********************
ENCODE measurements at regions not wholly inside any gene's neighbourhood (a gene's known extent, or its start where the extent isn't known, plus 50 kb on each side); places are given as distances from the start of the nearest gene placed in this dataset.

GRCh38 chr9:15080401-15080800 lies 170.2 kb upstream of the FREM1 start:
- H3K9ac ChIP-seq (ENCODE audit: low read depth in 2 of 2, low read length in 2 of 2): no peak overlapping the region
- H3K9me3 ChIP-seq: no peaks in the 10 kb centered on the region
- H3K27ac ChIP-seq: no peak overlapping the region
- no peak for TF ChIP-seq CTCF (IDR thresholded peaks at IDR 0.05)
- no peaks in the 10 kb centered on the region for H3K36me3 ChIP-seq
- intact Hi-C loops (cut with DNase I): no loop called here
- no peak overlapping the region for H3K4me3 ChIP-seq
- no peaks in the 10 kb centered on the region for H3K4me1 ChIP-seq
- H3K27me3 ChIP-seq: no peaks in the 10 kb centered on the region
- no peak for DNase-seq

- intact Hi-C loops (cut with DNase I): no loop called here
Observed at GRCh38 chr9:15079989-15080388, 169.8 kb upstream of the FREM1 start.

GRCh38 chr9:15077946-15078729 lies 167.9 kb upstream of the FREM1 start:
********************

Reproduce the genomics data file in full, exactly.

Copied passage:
ENCODE measurements at regions not wholly inside any gene's neighbourhood (a gene's known extent, or its start where the extent isn't known, plus 50 kb on each side); places are given as distances from the start of the nearest gene placed in this dataset.

GRCh38 chr9:15080401-15080800 lies 170.2 kb upstream of the FREM1 start:
- H3K9ac ChIP-seq (ENCODE audit: low read depth in 2 of 2, low read length in 2 of 2): no peak overlapping the region
- H3K9me3 ChIP-seq: no peaks in the 10 kb centered on the region
- H3K27ac ChIP-seq: no peak overlapping the region
- no peak for TF ChIP-seq CTCF (IDR thresholded peaks at IDR 0.05)
- no peaks in the 10 kb centered on the region for H3K36me3 ChIP-seq
- intact Hi-C loops (cut with DNase I): no loop called here
- no peak overlapping the region for H3K4me3 ChIP-seq
- no peaks in the 10 kb centered on the region for H3K4me1 ChIP-seq
- H3K27me3 ChIP-seq: no peaks in the 10 kb centered on the region
- no peak for DNase-seq

- intact Hi-C loops (cut with DNase I): no loop called here
Observed at GRCh38 chr9:15079989-15080388, 169.8 kb upstream of the FREM1 start.

GRCh38 chr9:15077946-15078729 lies 167.9 kb upstream of the FREM1 start: